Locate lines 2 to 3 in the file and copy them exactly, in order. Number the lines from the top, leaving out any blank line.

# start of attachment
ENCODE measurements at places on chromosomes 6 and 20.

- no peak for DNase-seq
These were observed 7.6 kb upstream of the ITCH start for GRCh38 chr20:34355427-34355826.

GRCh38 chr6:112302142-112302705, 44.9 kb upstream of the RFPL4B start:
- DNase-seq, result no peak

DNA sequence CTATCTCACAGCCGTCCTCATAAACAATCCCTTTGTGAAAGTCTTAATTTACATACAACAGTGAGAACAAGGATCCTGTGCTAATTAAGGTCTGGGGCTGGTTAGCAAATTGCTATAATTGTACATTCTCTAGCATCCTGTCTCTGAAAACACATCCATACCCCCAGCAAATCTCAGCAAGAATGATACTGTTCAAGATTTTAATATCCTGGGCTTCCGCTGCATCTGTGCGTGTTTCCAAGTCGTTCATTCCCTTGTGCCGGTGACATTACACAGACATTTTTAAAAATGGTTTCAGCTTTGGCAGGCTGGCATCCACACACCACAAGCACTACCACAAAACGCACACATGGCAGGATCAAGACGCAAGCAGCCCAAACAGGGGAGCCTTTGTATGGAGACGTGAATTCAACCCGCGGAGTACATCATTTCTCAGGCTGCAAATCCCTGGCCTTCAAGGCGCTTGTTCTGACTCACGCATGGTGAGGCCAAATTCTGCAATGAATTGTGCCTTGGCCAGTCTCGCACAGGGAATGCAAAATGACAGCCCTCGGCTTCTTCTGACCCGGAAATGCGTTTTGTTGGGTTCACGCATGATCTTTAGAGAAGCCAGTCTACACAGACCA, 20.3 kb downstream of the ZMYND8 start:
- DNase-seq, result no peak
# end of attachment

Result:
- no peak for DNase-seq
These were observed 7.6 kb upstream of the ITCH start for GRCh38 chr20:34355427-34355826.